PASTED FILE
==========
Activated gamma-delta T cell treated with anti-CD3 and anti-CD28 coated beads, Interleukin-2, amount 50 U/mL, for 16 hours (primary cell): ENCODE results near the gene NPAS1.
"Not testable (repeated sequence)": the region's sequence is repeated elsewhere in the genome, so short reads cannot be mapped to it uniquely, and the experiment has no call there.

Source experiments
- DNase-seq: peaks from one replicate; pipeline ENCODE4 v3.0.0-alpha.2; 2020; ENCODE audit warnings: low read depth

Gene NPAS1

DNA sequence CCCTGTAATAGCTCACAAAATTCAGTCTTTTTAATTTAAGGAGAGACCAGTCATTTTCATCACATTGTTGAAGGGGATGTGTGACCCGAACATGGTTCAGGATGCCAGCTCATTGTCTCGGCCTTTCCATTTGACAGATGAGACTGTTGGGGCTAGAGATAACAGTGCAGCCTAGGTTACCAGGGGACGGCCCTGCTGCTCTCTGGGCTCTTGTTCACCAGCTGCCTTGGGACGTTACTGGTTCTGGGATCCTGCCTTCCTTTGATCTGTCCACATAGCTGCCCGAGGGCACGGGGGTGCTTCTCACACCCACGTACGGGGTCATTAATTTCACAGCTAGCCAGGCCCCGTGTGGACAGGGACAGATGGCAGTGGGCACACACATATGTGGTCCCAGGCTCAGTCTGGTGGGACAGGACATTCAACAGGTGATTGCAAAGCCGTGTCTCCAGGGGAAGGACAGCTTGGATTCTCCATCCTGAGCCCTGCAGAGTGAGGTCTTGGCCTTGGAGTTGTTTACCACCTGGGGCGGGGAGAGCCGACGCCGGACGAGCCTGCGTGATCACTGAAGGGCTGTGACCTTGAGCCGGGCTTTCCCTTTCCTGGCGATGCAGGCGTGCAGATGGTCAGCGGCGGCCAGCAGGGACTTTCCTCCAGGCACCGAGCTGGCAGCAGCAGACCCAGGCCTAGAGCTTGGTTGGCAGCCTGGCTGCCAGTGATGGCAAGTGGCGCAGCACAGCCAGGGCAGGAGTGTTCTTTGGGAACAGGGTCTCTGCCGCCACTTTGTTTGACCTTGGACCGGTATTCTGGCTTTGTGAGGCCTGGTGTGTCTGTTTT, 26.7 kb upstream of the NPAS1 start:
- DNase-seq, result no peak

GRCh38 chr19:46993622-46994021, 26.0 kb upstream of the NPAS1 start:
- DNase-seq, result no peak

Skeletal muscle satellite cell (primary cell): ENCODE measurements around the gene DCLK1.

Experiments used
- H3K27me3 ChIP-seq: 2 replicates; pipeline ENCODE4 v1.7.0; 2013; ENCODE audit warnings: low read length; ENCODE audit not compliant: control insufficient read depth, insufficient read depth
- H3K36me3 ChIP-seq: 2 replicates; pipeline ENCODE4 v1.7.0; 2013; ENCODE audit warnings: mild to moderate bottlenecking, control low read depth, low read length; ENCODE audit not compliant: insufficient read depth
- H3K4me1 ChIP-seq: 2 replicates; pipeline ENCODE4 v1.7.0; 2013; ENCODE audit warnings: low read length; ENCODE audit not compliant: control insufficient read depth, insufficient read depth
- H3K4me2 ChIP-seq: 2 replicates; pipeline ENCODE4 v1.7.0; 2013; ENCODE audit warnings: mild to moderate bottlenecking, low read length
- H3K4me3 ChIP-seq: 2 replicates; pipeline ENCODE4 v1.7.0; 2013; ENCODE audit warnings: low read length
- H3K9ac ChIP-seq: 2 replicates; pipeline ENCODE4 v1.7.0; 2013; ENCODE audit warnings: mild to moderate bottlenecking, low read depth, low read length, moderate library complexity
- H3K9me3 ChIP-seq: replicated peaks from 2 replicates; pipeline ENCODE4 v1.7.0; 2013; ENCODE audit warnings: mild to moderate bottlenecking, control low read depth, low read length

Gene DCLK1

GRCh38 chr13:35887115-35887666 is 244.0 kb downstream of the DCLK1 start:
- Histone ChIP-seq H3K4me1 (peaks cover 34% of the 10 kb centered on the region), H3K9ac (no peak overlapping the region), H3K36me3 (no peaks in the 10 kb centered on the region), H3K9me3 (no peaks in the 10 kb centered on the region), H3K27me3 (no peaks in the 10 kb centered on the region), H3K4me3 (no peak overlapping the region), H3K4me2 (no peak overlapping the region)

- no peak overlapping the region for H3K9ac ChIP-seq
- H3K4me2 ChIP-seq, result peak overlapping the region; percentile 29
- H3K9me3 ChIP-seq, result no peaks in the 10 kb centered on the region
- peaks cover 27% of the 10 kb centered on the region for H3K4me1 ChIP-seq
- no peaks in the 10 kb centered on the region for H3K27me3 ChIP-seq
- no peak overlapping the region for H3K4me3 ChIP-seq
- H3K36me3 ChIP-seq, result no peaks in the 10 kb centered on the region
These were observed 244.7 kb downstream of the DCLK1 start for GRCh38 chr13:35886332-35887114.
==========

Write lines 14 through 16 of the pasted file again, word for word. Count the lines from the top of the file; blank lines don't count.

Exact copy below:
- H3K4me1 ChIP-seq: 2 replicates; pipeline ENCODE4 v1.7.0; 2013; ENCODE audit warnings: low read length; ENCODE audit not compliant: control insufficient read depth, insufficient read depth
- H3K4me2 ChIP-seq: 2 replicates; pipeline ENCODE4 v1.7.0; 2013; ENCODE audit warnings: mild to moderate bottlenecking, low read length
- H3K4me3 ChIP-seq: 2 replicates; pipeline ENCODE4 v1.7.0; 2013; ENCODE audit warnings: low read length